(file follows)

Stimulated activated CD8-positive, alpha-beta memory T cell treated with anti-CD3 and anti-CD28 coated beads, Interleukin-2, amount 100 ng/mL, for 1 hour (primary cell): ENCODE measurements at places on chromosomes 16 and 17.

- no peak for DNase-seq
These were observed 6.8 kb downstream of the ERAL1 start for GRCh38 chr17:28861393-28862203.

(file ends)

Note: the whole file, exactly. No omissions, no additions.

Stimulated activated CD8-positive, alpha-beta memory T cell treated with anti-CD3 and anti-CD28 coated beads, Interleukin-2, amount 100 ng/mL, for 1 hour (primary cell): ENCODE measurements at places on chromosomes 16 and 17.

- no peak for DNase-seq
These were observed 6.8 kb downstream of the ERAL1 start for GRCh38 chr17:28861393-28862203.